The 14th Amendment does not guarantee citizenship to children of illegal aliens who were born in the U.S.: that's only the way that it's been interpreted for several decades.
Here's Section 1 of the Amendment:
All persons born or naturalized in the United States, and subject to the jurisdiction thereof, are citizens of the United States and of the state wherein they reside. No state shall make or enforce any law which shall abridge the privileges or immunities of citizens of the United States; nor shall any state deprive any person of life, liberty, or property, without due process of law; nor deny to any person within its jurisdiction the equal protection of the laws.
Now, here's an 1866 quote from Senator Jacob Howard concerning that Section:
"Every person born within the limits of the United States, and subject to their jurisdiction, is by virtue of natural law and national law a citizen of the United States. This will not, of course, include persons born in the United States who are foreigners, aliens, who belong to the families of ambassadors or foreign ministers accredited to the Government of the United States, but will include every other class of persons. It settles the great question of citizenship and removes all doubt as to what persons are or are not citizens of the United States. This has long been a great desideratum in the jurisprudence and legislation of this country."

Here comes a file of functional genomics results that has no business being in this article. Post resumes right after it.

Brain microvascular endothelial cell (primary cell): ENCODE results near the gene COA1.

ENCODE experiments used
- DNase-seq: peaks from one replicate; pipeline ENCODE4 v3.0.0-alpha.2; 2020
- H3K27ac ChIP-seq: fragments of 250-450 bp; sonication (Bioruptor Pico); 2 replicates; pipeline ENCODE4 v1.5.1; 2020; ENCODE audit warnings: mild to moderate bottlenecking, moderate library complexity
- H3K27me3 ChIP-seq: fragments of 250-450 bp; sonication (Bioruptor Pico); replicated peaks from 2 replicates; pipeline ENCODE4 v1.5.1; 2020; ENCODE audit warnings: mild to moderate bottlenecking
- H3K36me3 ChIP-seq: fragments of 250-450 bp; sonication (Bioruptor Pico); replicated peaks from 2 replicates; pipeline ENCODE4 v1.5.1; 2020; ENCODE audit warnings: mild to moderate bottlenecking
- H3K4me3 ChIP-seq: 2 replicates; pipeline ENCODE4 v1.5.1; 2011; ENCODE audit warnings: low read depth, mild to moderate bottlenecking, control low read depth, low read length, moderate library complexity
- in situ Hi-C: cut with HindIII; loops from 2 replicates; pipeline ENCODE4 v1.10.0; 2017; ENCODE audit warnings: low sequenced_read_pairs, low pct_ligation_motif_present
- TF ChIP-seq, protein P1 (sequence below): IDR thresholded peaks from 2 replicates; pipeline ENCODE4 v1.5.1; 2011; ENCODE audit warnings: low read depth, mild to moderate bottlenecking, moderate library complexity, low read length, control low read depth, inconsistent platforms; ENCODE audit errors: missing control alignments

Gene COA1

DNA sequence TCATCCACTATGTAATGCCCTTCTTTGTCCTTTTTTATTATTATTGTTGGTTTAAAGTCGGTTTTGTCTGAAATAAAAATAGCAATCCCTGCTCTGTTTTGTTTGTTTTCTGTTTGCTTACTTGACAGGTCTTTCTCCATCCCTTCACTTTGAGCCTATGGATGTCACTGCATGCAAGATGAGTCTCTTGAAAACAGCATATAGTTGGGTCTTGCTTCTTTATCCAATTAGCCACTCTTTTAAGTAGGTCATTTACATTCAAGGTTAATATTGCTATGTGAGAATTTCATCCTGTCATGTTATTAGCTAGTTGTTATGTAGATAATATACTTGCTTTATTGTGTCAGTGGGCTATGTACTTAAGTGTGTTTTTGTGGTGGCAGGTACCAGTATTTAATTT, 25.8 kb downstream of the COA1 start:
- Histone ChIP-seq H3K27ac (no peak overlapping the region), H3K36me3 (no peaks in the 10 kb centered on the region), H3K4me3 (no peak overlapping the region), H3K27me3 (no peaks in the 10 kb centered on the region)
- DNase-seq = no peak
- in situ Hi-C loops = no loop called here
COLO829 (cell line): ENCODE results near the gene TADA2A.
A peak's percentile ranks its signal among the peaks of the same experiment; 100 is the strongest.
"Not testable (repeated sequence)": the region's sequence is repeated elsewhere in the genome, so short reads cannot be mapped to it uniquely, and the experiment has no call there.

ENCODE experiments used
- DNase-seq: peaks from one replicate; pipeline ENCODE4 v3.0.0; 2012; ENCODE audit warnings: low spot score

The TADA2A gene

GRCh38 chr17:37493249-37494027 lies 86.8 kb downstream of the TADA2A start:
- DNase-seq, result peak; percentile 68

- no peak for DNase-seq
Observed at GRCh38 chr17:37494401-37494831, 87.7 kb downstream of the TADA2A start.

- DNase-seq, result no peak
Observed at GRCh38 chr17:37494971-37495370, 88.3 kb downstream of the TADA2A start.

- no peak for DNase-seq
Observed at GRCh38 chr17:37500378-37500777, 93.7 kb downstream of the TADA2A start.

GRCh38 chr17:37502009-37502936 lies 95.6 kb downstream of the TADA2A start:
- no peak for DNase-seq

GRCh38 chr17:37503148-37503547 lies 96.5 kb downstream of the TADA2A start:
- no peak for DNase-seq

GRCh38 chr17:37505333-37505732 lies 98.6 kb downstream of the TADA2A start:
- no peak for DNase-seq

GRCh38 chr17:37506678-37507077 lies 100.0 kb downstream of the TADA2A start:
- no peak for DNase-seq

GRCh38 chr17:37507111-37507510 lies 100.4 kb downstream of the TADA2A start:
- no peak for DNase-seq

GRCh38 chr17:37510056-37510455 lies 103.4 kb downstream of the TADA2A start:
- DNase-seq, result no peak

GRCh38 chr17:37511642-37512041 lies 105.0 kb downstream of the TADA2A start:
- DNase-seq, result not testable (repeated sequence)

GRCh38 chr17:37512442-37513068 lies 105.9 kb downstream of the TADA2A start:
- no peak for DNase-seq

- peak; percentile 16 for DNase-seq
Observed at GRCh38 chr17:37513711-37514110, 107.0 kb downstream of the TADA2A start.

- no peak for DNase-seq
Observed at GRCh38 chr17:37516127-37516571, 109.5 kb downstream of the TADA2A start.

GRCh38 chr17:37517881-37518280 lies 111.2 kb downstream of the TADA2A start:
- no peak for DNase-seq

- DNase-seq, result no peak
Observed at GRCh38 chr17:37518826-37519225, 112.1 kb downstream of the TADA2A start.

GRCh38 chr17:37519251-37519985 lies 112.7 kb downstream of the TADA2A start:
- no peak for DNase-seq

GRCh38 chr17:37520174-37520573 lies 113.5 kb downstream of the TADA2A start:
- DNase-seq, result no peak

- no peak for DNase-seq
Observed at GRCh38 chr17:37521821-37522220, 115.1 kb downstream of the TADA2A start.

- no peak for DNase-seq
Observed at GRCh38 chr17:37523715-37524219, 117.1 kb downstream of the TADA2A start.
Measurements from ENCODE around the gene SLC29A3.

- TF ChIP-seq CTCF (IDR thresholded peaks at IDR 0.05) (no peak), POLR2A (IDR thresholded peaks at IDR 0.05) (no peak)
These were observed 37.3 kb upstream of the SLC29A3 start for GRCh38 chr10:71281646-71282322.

And, here's 1997 Congressional testimony from Edward J. Erler (California State University, San Bernardino; The Claremont Institute for the Study of Statesmanship and Political Philosophy):
Clearly, the author of the citizenship clause intended to count "foreigners," "aliens," and those born to "ambassadors or foreign ministers" as outside the "jurisdiction of the United States." Senator Howard knew, as his reference to natural law indicates, that the republican basis for citizenship is consent. This is the natural law principle of the Declaration of Independence that proclaims that legitimate governments derive "their just powers from the consent of the governed."
Rep. Tom Tancredo (R-Colo.) has a bold idea to stop illegal immigration: Deny automatic citizenship to the children of undocumented immigrants. "There is general agreement about the fact that citizenship in this country should not be bestowed on people who are children of folks who come into this country illegally," he told the Washington Times. General agreement? Perhaps among Mr. Tancredo's friends in the House but not among the framers of the 14th Amendment. Indeed, any such modern consensus would have a small problem in the text of the Constitution, which is, inconveniently for anti-immigrant demagogues, not subtle on the point. The 14th Amendment begins: "All persons born or naturalized in the United States, and subject to the jurisdiction thereof, are citizens of the United States and of the State wherein they reside." Not "all persons except children of illegal immigrants," not "all persons except those Congress exempts in moments of nativism." All persons.